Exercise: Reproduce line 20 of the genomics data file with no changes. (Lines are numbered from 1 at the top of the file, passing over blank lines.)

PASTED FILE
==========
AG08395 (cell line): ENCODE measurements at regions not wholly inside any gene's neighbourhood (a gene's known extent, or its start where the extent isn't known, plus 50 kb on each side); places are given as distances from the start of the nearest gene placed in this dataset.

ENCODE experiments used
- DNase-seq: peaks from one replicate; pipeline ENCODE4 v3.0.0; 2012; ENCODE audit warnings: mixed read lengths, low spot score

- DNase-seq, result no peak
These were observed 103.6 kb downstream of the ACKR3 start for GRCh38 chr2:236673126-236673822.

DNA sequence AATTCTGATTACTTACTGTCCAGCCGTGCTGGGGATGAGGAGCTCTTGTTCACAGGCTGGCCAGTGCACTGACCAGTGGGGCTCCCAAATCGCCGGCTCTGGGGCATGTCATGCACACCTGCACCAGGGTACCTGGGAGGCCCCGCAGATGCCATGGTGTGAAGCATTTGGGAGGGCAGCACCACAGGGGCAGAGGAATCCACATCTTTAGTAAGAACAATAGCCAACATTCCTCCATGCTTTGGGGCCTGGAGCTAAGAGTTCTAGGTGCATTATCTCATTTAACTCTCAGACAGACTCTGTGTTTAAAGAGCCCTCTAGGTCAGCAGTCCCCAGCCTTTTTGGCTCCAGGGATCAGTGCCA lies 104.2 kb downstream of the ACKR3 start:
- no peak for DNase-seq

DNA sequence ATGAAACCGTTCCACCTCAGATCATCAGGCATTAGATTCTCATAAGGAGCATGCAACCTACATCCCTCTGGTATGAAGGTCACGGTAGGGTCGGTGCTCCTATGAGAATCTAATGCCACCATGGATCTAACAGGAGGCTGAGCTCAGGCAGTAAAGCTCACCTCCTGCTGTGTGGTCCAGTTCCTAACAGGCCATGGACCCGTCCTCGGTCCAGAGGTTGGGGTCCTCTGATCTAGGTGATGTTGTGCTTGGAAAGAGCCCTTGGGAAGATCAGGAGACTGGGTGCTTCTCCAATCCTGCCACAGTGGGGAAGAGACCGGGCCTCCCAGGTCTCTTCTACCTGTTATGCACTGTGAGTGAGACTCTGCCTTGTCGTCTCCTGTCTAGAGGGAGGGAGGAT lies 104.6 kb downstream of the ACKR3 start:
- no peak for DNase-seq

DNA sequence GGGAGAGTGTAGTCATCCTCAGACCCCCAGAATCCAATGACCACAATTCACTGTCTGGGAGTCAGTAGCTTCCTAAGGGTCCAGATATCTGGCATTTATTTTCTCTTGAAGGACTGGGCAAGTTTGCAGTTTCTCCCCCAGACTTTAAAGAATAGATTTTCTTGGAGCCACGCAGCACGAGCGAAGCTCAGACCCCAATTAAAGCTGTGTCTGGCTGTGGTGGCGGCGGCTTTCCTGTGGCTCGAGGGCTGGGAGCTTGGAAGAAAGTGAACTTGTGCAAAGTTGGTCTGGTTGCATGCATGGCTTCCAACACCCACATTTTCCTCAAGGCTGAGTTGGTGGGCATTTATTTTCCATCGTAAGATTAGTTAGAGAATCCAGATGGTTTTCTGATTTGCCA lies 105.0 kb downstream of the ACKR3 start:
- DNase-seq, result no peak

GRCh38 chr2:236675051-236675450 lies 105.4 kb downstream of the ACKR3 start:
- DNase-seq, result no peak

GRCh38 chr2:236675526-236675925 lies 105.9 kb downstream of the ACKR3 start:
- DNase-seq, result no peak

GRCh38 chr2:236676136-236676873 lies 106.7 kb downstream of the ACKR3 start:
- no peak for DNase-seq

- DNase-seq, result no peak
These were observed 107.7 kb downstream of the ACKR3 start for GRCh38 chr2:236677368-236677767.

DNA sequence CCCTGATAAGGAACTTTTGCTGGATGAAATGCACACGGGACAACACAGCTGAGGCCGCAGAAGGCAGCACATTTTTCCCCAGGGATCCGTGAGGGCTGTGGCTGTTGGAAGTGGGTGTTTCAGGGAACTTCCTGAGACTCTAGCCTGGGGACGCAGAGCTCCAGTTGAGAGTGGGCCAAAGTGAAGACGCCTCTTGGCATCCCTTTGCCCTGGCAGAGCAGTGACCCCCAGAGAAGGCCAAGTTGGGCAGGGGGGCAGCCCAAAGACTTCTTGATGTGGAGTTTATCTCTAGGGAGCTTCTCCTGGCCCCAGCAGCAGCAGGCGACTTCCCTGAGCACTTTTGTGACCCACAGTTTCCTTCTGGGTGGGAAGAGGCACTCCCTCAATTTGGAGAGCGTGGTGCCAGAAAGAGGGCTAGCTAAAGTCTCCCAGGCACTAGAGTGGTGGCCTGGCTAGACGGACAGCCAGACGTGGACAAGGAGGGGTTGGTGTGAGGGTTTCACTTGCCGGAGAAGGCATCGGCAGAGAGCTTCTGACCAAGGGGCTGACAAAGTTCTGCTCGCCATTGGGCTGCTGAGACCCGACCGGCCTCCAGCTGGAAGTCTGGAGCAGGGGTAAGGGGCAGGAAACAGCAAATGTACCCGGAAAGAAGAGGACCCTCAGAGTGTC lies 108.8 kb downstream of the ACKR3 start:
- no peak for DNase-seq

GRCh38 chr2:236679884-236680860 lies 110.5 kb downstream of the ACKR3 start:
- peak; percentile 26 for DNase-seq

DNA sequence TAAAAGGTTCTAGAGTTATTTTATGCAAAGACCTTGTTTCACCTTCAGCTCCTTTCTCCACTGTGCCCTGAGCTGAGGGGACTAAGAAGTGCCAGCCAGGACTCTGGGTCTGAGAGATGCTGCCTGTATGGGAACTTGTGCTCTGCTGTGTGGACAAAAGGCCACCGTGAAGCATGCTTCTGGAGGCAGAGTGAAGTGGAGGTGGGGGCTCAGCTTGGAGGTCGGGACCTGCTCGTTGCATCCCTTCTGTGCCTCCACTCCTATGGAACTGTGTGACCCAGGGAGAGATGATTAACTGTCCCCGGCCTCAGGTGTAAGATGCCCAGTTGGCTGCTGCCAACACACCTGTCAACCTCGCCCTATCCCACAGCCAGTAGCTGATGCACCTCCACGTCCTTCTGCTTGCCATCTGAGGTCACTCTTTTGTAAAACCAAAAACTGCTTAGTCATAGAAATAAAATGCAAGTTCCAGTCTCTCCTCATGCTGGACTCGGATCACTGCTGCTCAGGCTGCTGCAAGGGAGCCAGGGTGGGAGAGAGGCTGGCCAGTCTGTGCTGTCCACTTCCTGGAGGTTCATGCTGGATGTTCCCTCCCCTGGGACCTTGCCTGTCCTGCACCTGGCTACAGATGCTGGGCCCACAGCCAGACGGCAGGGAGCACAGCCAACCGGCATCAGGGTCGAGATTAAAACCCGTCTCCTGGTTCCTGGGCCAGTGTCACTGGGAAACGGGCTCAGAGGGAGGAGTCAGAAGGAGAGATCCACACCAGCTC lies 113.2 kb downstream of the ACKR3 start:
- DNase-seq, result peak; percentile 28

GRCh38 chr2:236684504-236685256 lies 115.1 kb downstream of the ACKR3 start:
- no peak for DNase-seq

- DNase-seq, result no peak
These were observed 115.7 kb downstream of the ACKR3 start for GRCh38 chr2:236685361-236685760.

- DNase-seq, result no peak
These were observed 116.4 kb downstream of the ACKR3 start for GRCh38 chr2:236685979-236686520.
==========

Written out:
DNA sequence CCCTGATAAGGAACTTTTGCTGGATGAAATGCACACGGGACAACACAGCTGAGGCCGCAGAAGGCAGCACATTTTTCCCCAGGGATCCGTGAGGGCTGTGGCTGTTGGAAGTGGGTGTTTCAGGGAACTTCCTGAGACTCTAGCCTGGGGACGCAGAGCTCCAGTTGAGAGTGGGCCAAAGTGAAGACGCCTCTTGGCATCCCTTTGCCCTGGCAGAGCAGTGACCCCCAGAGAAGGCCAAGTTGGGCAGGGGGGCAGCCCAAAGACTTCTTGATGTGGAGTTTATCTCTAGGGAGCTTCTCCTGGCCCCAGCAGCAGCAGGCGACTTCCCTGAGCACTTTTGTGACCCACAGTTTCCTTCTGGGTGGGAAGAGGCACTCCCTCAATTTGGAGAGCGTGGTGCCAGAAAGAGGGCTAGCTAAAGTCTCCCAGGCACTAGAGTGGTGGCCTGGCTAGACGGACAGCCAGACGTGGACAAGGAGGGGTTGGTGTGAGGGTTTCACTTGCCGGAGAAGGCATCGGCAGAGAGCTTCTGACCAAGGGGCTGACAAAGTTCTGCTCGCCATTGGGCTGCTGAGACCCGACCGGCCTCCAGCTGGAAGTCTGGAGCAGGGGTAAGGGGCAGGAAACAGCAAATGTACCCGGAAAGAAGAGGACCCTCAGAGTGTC lies 108.8 kb downstream of the ACKR3 start: